Folk is pretty much what we do around here. Sure we love a good singer songwriter as much as the next craft-beer-swilling millenial, but give us some jangly folk and an ironic novel you’ve probably never heard of – and – well, we’re happy. Here’s some great music to accompany that activity you love – hiking, reading, board gaming – that even your hipsterest friends haven’t tried yet:
The River Monks – Home is the House
-Certainly deserving of their own album feature, The River Monks are the exact kind of banjo-driven happy-harmony folk music indicative of the 21st century folk revival. Great toe tapping music and brilliant harmonies will bring listeners back for more and more. Oh and they don’t really sound like anyone. They have a unique sound. We’re hoping this is a new “thing” – a sort of countrified folk sound coming out of the Great Plains.
Eagle Lake Owls – Self titled
-A band isn’t always made by a lead singer, but with the Eagle Lake Owls that’s absolutely the case. This Winnipeg band doesn’t list a single credit on their bandcamp page, but whoever this gifted lead singer is, he has a quintessential folk vocal quality. There’s something about the easy chord progression of this music that is exactly what we crave. Raw and real, this album is a phenomenal debut.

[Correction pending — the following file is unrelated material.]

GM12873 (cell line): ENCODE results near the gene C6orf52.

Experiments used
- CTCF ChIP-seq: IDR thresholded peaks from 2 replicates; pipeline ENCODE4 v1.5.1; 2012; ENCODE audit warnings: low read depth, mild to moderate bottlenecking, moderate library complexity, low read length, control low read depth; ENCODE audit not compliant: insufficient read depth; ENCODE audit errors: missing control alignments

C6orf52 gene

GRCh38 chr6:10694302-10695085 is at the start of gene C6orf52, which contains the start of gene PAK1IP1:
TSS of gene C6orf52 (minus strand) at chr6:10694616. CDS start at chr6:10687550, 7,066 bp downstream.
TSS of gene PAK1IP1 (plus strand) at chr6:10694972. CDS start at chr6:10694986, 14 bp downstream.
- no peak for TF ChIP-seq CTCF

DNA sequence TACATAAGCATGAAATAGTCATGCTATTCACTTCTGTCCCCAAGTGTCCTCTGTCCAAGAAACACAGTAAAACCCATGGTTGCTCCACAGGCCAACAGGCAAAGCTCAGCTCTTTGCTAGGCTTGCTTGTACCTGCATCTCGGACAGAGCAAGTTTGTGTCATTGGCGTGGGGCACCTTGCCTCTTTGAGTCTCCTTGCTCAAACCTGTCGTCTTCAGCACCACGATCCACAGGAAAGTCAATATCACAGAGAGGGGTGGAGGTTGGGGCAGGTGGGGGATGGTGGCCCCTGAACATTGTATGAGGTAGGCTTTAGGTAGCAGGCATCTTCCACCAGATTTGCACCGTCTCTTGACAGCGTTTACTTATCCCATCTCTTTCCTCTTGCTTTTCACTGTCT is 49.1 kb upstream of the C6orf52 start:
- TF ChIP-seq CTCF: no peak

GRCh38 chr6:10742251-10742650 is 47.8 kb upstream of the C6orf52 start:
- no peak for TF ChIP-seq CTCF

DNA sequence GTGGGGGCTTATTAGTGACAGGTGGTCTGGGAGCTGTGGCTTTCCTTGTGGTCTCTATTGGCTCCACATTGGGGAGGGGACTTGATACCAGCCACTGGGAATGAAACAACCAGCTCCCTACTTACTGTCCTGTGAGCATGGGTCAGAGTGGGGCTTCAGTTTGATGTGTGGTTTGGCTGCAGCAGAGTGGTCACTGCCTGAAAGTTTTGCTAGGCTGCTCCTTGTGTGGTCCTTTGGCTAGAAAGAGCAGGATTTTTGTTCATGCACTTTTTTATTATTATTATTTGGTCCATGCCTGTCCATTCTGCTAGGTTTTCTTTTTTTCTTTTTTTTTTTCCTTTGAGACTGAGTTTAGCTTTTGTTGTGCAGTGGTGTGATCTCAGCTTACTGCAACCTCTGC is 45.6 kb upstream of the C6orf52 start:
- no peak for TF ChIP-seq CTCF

As the Sparrow – In a Box EP
-Compared with the previous band’s stripped down folk sound, As the Sparrow has the “big folk” sound. With credits you have to scroll to lead, there are quite a few members of this band and it really fills the sound. From banjos to multiple guitars and tons of percussion, it’s really an inspiring and full sound throughout the album. The voices are a bit more theatrical than the typical soft and subtle folk style, but they are good. Give them a shot.
Daisy House – Beaus and Arrows
-If you’ve been missing 70s female vocalists like Karen Carpenter and vintage Stevie Nicks, give this album a spin. Tatiana Hammond is a name you want to keep at the front of your mind in the coming years. She’s a force in the folk vocal world. This album has everything we might ask of a sophisticated kind of new folk music. It’s not the “jangly folk” made popular by bands like Edward Sharpe. Rather, it harkens to a “high culture” and Old World flair. It has heritage. You can almost taste the age.
Buster – Self titled
-The cover art for Buster’s album is three people who look like friends having what seems to be a nostalgic moment. I can think of no better “image” for this album. It’s the perfect album to have on in the background of a gathering of friends. It feels like an old country album that you can all agree is “good.” They have the right amount of harmonies to be comfortable and sweet without sounding over the top. It’s a relaxing and strangely familiar album. You’re sure to find a lot friends who can get into this one.